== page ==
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Release date: July 27, 2010

*** Press Release ***

SFMTA’s SFpark Project Introduces
New Coin and Card Parking Meters

Smart meters accept credit/debit cards and make parking easier

SAN FRANCISCO—The San Francisco Municipal Transportation Agency (SFMTA) SFpark project today launched the first phase of new parking meter installation for the SFpark pilot project.  Approximately 190 new smart meters will replace existing meters along Hayes Street and four other blocks in Hayes Valley and the Civic Center. Each new meter will accept credit/debit cards, coins, and eventually SFMTA parking cards.

Over the next three months, as part of the SFpark pilot project, the SFMTA will install nearly 5,100 new coin and card meters to replace existing meters in SFpark pilot areas, including Hayes Valley, Civic Center, the Financial District, SOMA, the Mission, Fisherman’s Wharf, the Marina, and the Fillmore District. SFMTA customers can visit to track meter replacement progress and give feedback.

“Cities are making great contributions towards reducing greenhouse gas emissions and congestion,” said Mayor Gavin Newsom. “San Francisco is the first city in the world to implement a parking-based approach to congestion management. By making it easier to park, we also improve our economic competitiveness.”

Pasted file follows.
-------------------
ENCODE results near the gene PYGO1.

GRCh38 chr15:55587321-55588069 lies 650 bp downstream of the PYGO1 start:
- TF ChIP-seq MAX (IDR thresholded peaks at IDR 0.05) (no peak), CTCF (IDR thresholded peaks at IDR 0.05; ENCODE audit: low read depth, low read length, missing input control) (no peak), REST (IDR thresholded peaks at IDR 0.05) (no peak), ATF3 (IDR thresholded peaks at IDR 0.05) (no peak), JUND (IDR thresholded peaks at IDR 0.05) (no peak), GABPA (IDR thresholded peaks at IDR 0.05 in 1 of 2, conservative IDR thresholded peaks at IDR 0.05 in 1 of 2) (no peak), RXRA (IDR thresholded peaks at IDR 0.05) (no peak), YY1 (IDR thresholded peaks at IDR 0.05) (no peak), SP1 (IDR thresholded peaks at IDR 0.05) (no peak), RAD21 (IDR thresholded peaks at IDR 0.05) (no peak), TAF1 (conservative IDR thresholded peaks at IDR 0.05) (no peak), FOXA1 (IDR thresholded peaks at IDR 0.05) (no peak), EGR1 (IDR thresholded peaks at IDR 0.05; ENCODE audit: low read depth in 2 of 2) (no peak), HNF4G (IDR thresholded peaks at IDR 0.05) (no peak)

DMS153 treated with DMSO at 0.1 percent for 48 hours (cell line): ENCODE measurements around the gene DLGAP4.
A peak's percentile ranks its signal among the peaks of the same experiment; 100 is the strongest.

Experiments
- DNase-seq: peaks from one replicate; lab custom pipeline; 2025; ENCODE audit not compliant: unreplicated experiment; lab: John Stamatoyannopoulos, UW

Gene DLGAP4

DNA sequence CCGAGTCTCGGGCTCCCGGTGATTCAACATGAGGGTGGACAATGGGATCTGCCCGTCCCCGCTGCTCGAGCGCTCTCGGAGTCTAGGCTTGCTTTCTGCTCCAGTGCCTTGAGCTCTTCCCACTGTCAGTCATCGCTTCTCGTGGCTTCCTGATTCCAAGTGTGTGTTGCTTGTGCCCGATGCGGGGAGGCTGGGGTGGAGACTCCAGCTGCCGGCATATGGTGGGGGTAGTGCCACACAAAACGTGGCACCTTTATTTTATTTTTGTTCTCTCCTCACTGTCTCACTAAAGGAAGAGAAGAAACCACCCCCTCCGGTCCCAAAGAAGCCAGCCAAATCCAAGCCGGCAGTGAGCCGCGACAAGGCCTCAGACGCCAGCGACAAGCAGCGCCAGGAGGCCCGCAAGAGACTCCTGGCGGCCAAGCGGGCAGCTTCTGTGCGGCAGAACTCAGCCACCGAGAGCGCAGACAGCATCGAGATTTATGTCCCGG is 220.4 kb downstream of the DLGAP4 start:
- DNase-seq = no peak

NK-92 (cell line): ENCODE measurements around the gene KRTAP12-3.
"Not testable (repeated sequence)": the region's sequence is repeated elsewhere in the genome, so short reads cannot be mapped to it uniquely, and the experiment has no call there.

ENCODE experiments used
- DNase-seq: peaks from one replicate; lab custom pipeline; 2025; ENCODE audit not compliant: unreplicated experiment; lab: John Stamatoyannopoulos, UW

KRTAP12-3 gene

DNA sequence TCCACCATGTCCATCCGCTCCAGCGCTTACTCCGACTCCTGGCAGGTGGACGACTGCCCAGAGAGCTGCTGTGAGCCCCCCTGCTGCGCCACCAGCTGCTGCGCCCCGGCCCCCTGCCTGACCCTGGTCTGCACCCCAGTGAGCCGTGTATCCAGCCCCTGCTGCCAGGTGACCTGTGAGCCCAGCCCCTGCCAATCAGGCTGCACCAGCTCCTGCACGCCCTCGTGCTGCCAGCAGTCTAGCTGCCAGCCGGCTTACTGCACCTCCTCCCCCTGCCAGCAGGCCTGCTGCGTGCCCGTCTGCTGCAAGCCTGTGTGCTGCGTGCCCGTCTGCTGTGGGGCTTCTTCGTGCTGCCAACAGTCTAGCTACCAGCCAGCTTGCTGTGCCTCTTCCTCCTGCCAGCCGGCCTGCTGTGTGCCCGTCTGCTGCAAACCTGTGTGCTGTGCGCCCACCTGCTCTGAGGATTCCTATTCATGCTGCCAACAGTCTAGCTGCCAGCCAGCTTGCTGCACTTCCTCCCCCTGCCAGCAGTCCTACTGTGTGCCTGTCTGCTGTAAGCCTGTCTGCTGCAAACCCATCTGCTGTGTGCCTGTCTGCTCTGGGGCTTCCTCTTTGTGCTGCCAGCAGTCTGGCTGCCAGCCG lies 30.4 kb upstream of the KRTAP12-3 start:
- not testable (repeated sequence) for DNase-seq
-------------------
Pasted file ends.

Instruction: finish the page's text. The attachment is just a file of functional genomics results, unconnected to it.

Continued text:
“Installing better parking meters is just the first step towards making parking easier to find and easier to pay for,” said SFMTA Executive Director/CEO Nathaniel P. Ford Sr. “Circling for parking accounts for approximately 30 percent of city congestion. By reducing double-parking and circling, SFpark will reduce congestion and air pollution, and promises to support our efforts to make Muni more reliable.”

SFpark combines new parking management technology and approaches to make parking in the City more convenient. In addition to coin and card meters, SFpark strategies will include real-time parking availability information, longer time limits, and demand-responsive pricing. By managing parking so that it is easier to find, drivers will circle and double-park less. This will help to keep streets clear for buses and emergency vehicles, make roads safer for cyclists and pedestrians, and reduce greenhouse gas emissions. The SFMTA will test this federally-funded project in pilot areas across the City for two years beginning in late 2010.

To learn more about SFpark, please visit


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